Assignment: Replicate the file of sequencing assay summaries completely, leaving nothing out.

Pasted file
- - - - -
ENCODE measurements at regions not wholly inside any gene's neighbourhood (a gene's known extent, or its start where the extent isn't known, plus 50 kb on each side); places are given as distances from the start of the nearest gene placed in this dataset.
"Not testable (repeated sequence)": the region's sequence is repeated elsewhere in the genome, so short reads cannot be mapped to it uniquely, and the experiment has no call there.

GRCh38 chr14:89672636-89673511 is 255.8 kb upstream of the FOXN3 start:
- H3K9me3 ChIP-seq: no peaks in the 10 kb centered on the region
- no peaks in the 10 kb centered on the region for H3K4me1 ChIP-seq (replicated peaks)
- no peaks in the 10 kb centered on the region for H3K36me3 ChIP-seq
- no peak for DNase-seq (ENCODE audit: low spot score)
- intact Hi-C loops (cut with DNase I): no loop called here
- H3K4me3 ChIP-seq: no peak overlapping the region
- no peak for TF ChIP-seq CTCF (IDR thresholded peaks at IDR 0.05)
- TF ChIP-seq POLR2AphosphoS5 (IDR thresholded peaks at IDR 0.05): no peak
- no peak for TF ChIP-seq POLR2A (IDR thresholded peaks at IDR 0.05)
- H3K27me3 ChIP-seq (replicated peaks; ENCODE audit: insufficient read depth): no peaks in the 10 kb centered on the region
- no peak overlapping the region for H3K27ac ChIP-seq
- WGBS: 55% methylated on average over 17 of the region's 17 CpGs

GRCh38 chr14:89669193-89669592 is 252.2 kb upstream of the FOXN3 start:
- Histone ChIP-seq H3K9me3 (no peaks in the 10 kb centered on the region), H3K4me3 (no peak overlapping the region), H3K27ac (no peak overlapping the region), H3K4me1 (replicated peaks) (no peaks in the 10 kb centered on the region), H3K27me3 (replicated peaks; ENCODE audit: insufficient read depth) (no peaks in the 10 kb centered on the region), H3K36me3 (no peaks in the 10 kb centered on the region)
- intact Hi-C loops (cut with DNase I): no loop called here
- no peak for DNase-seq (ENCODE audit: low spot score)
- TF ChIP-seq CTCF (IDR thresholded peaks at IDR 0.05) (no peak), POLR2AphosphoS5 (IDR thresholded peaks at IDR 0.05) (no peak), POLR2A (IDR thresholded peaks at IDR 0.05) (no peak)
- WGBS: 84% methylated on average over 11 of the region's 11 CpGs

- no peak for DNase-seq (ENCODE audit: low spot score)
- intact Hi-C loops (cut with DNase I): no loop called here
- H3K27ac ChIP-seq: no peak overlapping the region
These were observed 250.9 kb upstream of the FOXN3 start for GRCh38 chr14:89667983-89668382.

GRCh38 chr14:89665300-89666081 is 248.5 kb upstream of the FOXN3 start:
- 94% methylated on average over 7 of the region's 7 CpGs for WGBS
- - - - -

ENCODE measurements at regions not wholly inside any gene's neighbourhood (a gene's known extent, or its start where the extent isn't known, plus 50 kb on each side); places are given as distances from the start of the nearest gene placed in this dataset.
"Not testable (repeated sequence)": the region's sequence is repeated elsewhere in the genome, so short reads cannot be mapped to it uniquely, and the experiment has no call there.

GRCh38 chr14:89672636-89673511 is 255.8 kb upstream of the FOXN3 start:
- H3K9me3 ChIP-seq: no peaks in the 10 kb centered on the region
- no peaks in the 10 kb centered on the region for H3K4me1 ChIP-seq (replicated peaks)
- no peaks in the 10 kb centered on the region for H3K36me3 ChIP-seq
- no peak for DNase-seq (ENCODE audit: low spot score)
- intact Hi-C loops (cut with DNase I): no loop called here
- H3K4me3 ChIP-seq: no peak overlapping the region
- no peak for TF ChIP-seq CTCF (IDR thresholded peaks at IDR 0.05)
- TF ChIP-seq POLR2AphosphoS5 (IDR thresholded peaks at IDR 0.05): no peak
- no peak for TF ChIP-seq POLR2A (IDR thresholded peaks at IDR 0.05)
- H3K27me3 ChIP-seq (replicated peaks; ENCODE audit: insufficient read depth): no peaks in the 10 kb centered on the region
- no peak overlapping the region for H3K27ac ChIP-seq
- WGBS: 55% methylated on average over 17 of the region's 17 CpGs

GRCh38 chr14:89669193-89669592 is 252.2 kb upstream of the FOXN3 start:
- Histone ChIP-seq H3K9me3 (no peaks in the 10 kb centered on the region), H3K4me3 (no peak overlapping the region), H3K27ac (no peak overlapping the region), H3K4me1 (replicated peaks) (no peaks in the 10 kb centered on the region), H3K27me3 (replicated peaks; ENCODE audit: insufficient read depth) (no peaks in the 10 kb centered on the region), H3K36me3 (no peaks in the 10 kb centered on the region)
- intact Hi-C loops (cut with DNase I): no loop called here
- no peak for DNase-seq (ENCODE audit: low spot score)
- TF ChIP-seq CTCF (IDR thresholded peaks at IDR 0.05) (no peak), POLR2AphosphoS5 (IDR thresholded peaks at IDR 0.05) (no peak), POLR2A (IDR thresholded peaks at IDR 0.05) (no peak)
- WGBS: 84% methylated on average over 11 of the region's 11 CpGs

- no peak for DNase-seq (ENCODE audit: low spot score)
- intact Hi-C loops (cut with DNase I): no loop called here
- H3K27ac ChIP-seq: no peak overlapping the region
These were observed 250.9 kb upstream of the FOXN3 start for GRCh38 chr14:89667983-89668382.

GRCh38 chr14:89665300-89666081 is 248.5 kb upstream of the FOXN3 start:
- 94% methylated on average over 7 of the region's 7 CpGs for WGBS